Lamonte McIntyre, a Black man who spent 23 years behind bars for a double homicide that he didn't commit, was awarded $1.5 million to settle a lawsuit for his wrongful conviction, the Kansas State Attorney General's office announced.
"We are committed to faithfully administering the state's mistaken-conviction law as the legislature wrote it," Attorney General Derek Schmidt said via a press release. "In this case, our office worked diligently to obtain and review all available evidence, including evidence identified but not provided in the earlier judicial proceedings. We were ultimately able to resolve all issues, satisfy all of the statute's requirements, and agree to this outcome so Mr. McIntyre can receive the benefits to which he is entitled by law because of his mistaken conviction."
McIntyre was 17 years old when he was convicted and sentenced to life in prison for the 1994 murders of Donald Ewing and Doniel Quinn.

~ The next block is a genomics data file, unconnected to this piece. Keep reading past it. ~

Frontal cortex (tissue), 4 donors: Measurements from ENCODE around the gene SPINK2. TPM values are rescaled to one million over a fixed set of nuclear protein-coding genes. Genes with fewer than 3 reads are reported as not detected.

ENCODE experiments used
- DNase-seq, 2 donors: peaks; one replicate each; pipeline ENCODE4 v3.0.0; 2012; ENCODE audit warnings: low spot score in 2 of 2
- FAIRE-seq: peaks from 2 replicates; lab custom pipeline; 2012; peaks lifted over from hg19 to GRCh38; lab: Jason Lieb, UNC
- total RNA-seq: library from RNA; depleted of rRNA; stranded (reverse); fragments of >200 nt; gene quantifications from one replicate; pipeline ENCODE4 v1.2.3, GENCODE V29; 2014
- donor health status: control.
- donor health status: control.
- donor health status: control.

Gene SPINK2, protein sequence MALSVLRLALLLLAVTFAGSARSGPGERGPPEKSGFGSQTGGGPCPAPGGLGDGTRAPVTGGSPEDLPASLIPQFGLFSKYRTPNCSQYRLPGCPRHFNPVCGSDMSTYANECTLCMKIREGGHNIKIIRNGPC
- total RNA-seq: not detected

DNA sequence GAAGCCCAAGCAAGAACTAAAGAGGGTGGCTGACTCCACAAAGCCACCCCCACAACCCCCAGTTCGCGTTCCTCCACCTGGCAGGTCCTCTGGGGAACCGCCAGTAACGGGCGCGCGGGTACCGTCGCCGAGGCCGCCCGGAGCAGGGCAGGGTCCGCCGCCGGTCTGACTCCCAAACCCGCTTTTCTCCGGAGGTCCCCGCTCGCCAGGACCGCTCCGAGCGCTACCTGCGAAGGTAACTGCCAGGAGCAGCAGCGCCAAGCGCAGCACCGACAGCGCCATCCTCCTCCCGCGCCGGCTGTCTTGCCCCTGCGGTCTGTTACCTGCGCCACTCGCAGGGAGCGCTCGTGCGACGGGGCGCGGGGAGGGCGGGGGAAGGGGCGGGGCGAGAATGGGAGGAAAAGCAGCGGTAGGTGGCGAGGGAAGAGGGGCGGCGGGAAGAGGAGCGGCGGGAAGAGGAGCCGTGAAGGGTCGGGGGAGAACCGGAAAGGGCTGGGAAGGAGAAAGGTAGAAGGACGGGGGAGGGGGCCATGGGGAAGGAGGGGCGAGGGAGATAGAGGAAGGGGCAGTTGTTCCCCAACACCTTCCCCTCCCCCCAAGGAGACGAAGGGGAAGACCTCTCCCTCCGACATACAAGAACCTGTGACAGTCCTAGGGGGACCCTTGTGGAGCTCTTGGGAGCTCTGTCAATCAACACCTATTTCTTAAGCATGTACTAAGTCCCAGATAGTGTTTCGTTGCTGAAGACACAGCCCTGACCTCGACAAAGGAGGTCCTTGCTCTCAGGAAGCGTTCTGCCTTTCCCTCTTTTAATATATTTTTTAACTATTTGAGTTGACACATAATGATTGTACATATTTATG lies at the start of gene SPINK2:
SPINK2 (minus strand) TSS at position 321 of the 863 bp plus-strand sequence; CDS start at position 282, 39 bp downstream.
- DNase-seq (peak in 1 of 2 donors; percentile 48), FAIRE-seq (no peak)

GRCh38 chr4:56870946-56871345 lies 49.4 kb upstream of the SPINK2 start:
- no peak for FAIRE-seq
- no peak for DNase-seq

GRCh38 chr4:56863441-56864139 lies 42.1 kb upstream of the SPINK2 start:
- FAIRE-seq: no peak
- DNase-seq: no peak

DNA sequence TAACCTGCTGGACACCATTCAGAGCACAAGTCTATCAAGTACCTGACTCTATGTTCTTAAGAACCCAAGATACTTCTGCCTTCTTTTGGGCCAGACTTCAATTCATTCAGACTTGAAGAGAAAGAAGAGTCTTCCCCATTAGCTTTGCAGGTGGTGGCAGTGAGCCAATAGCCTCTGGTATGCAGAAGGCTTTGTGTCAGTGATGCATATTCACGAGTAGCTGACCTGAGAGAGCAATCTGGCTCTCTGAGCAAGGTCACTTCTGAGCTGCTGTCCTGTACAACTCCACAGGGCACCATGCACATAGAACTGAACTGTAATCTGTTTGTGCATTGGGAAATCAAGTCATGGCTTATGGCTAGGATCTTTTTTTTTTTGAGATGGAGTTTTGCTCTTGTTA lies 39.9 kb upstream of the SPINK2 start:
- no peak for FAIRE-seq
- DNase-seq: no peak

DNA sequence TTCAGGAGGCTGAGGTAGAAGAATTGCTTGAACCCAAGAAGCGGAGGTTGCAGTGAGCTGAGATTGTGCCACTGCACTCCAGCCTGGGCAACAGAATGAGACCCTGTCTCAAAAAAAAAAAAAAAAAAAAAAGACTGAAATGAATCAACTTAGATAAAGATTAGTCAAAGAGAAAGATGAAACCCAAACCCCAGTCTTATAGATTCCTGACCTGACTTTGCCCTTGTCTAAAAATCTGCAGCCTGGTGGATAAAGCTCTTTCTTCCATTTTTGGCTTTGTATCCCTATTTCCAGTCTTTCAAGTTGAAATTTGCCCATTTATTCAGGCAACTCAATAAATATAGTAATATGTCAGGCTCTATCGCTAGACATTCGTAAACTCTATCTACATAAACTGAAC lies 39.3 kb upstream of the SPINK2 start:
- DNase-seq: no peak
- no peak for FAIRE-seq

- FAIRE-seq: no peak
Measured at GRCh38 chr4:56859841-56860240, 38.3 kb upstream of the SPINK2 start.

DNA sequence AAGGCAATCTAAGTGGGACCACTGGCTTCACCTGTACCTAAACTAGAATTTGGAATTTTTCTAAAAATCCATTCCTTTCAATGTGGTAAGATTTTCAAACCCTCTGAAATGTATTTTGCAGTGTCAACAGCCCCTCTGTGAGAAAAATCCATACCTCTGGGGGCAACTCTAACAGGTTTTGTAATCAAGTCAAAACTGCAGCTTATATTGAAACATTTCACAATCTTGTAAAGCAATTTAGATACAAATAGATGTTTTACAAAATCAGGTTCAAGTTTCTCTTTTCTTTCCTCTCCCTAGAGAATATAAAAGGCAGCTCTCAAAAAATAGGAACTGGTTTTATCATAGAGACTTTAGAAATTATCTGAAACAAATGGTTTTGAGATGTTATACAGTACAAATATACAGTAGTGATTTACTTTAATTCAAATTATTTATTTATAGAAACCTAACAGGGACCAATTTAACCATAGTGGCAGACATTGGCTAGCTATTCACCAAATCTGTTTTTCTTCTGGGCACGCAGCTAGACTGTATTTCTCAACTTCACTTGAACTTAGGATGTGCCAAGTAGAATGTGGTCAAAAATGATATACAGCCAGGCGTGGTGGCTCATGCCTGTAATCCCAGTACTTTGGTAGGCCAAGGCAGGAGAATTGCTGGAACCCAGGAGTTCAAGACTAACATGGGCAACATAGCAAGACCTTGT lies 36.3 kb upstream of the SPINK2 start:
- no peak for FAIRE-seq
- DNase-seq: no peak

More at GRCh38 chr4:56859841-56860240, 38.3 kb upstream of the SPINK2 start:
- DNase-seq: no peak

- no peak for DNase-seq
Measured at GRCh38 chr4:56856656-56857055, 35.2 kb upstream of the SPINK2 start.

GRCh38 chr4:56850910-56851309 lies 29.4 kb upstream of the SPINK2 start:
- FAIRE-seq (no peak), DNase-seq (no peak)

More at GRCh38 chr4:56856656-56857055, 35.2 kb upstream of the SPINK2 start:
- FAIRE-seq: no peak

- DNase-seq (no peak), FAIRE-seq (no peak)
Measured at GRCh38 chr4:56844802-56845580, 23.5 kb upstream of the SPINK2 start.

He was released and exonerated in October 2017.
McIntyre filed a lawsuit against the state last year under its mistaken-conviction statute, which allows those who were wrongfully convicted and imprisoned to seek monetary damages from the state.
"The state of Kansas can't give me back the 23 years it took from me," he said in his testimony. "But it can pass this compensation law so I can start my path to a successful future."
Accordingly, the court ordered the following relief for McIntyre, as provided by the mistaken-conviction statute:
- He was granted a Certificate of Innocence.
- Records of his conviction, arrest, and DNA profile record information were ordered expunged.
- He was granted total compensation of $1,553,379.45.
- He was granted counseling.
- He was granted permission to participate in the state health care benefits program for plan years 2020 and 2021.
- He was granted a waiver of tuition and required fees for attendance at a postsecondary educational institution for up to 130 credit hours.